©masalamommas and masalamommas.com, 2016-2017. Unauthorized use and/or duplication of this material without express and written permission from this site’s author and/or owner is strictly prohibited. Links may be used, provided that full and clear credit is given to masalamommas.com and Masalamommas online magazine with appropriate and specific direction to the original content.

(Visited 181 times, 1 visits today)



There are 6 comments

Add yours
  1. Zahra

    This is such a great post – I went through and am going through a similar situation after my son was born. I think it gets easier, but it never quite leaves. I think it is just a part of evolving and growing up – but you are wise to advise taking time out for yourself, and really appreciating the true blessing that is that sweet little child!

    Zahra

    • Shruthi

      Hello Zahra,

      Thank you so much. I am so glad a lot of mothers have been able to identify with this. You are spot on with saying it never quite leaves you. Every time some one says “Oh, it will get better”, I am like will it really? 🙂
      Every child teaches us so many things which we wouldn’t have learnt otherwise.
      Thanks again for stopping by to leave a comment.

      Shruthi

  2. British Asian Mum

    Thank you for writing such an honest post. I totally identify with this. You’re right that no one tells you how lonely motherhood is. I found spending so much time on my own with a small child such a culture shock- I have always been surrounded by people whether through work, friends or simply my husband. Being at home with a baby and now pre-schooler, well even now sometimes the silence is deafening and I have the TV on just for some ‘company’.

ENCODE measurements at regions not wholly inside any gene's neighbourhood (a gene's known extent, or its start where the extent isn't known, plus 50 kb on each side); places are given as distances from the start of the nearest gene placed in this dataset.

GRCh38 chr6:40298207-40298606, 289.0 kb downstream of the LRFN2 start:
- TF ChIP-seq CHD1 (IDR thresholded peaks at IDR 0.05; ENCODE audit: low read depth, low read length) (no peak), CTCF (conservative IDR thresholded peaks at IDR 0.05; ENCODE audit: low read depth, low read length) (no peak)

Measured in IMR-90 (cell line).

But the truth is that motherhood is a sacrifice right? So what I have given up- a big part of myself, I gain in this wonderful child who is growing up before my eyes and will soon be at school all day and I will miss her! I’ll be back at work and longing for the baby-days!
    I’m learning everyday that I need to enjoy today for what it is- a season of life which will change.

    Thanks again for speaking out!

    • Shruthi

      Hello There,
      You are so right. It definitely is a sacrifice with no one paying attention to what you are doing. Nor will you get commended on what a great job you did. It is for you and your little child. It can be really tough at times, however a hug and a smile from your bub can make the dullest of days seem bright.

      Thank you so much for your comments. Really Appreciate it.
      Best Wishes,
      Shruthi

  3. PK

    I completely agree with you Shruthi. Those days were really tough but they made me tougher:) That phase helped me know myself. Motherhood is lonely for most nuclear families where you really have no one to help you out. There were days I wanted to just run away from everything, I just could not handle the loneliness but with time you learn to become your own best friend . The best reward is seeing your kids blossom into wonderful souls who love you so unconditionally. Today I am much more content with my life. Rgds Pk.

  4. Shruthi

    Hello PK,

    Sorry that I am seeing this now. But thank you for the kind words. Yes, we learn all along the way that it is us and only us who control our happiness and moods. And watching the child grow and grow with them can be so fulfilling.
    I am so happy about being able to connect with so many mothers now, and loneliness is a thing of the past.

    Best Wishes and keep smiling,

    Shruthi


Post a new comment

This site uses Akismet to reduce spam. Learn how your comment data is processed.